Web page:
Sen. Mary Souza’s latest bill to move school board elections is in the legislative hopper.
And this time, she at least has the tacit approval of the Idaho School Boards Association.
The Senate Education Committee voted to introduce Souza’s bill, which would move school board elections from May in odd-numbered years to November in odd-numbered years. That means nonpartisan trustee elections would remain on a nonpartisan ballot, alongside races for mayor and city council.
“I do believe we have found some consensus now,” said Souza, R-Coeur d’Alene.
Souza has long pushed to move standalone May trustee elections, in hopes of improving dismal voter turnout. But the ISBA has opposed her efforts in the past.
The ISBA doesn’t oppose Souza’s latest bill, Executive Director Karen Echeverria said Wednesday afternoon. The ISBA would rather see school board races left as is, but Echeverria said the group sees the latest bill as a compromise. In the past, Souza has proposed moving trustee races to November of even-numbered years — which would mean these nonpartisan elections would share a ballot with partisan elections for president, governor, Congress and the Legislature.
In November, ISBA members adopted a resolution endorsing a move to a November election, in odd-numbered years. They did this, in part, in hopes of keeping their elections on a nonpartisan ballot.
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The committee didn’t discuss Souza’s bill Wednesday. With its introduction, the bill is likely to come back to Senate Education for a full hearing.
Adult completer scholarships. In other rapid-fire business Wednesday afternoon, Senate Education voted to introduce a bill that could free up scholarship dollars for adults who want to return to college.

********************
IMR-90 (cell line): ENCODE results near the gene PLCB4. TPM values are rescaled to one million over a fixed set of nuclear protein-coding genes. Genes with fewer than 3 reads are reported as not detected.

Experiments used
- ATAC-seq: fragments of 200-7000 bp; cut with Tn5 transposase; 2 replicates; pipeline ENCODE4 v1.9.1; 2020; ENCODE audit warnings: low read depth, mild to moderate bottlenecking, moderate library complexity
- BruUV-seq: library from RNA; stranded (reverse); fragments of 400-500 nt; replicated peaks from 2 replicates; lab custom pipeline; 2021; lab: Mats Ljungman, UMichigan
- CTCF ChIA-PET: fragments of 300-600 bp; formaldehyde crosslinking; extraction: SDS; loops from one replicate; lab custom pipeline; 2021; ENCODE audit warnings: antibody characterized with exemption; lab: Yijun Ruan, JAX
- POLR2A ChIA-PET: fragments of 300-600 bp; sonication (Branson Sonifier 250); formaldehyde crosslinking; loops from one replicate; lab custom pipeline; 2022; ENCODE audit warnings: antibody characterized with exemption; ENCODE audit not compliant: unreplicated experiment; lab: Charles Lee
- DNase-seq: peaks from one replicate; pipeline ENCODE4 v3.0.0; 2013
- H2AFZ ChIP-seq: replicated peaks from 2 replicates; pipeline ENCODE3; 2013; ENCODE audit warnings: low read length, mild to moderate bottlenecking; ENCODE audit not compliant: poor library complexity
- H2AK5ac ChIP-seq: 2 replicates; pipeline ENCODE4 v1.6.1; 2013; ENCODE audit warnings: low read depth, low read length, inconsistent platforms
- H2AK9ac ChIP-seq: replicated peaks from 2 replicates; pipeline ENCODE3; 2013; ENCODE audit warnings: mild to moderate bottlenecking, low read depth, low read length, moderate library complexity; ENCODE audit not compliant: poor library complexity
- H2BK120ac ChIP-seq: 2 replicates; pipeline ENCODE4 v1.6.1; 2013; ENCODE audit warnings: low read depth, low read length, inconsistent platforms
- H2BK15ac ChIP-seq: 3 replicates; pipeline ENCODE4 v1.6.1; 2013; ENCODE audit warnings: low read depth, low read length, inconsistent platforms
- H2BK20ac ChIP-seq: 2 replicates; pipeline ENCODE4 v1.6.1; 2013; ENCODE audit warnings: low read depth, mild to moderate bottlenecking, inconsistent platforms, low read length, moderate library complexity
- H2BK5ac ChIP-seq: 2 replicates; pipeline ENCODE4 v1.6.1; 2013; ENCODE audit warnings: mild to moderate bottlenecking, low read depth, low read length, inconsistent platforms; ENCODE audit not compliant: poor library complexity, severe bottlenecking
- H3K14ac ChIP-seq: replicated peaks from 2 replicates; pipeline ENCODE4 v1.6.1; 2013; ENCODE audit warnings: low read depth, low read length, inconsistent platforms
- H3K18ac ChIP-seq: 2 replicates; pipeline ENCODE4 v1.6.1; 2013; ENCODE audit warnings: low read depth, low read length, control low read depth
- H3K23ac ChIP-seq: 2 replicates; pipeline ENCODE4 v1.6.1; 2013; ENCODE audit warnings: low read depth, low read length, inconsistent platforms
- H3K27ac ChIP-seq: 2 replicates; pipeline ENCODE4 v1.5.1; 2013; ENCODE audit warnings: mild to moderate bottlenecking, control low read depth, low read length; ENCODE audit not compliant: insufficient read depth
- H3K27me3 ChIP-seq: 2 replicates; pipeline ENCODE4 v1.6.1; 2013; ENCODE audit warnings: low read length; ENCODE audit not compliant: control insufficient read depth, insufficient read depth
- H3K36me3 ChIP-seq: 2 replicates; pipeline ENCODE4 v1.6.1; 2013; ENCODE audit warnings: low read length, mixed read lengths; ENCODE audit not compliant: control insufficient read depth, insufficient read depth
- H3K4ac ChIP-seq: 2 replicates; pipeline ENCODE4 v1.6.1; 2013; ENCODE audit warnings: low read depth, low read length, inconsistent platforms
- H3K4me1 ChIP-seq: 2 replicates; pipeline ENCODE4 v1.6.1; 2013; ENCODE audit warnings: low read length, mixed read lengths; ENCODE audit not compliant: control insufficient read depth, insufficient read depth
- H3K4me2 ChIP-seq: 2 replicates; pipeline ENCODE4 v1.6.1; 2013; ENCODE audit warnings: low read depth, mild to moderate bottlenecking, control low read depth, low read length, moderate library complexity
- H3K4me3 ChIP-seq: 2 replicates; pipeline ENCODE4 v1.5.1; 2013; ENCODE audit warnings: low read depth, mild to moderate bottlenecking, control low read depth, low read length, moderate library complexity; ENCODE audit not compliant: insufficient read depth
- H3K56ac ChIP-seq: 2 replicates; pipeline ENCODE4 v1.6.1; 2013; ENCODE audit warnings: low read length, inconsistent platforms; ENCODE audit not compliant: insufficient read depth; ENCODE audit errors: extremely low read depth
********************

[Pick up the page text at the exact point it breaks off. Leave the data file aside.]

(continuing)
In the latest version of Gov. Butch Otter’s “adult completer” scholarship bill, the State Board of Education would be allowed to move up to 20 percent of money from its Opportunity Scholarship program into a scholarship for older students.
The Opportunity Scholarship is a need- and merit-based scholarship that generally helps traditional college students — although Idaho has more eligible applicants than it has scholarship money. An adult completer scholarship would be geared toward older students who have earned at least 24 credits toward a degree.
Supporters say an adult completer scholarship could help entice nontraditional students who have to juggle school with work and family commitments — and help Idaho improve its stagnant postsecondary completion rate. Otter has proposed a standalone adult completer scholarship in past legislative sessions, but the idea has stalled out in the Legislature.
The latest adult completer scholarship proposal comes as Otter is seeking a $5 million increase in the Opportunity Scholarship budget, which would boost funding to roughly $15 million.
Senate Education didn’t debate the scholarship bill, but the proposal could come back for a full hearing at a later date.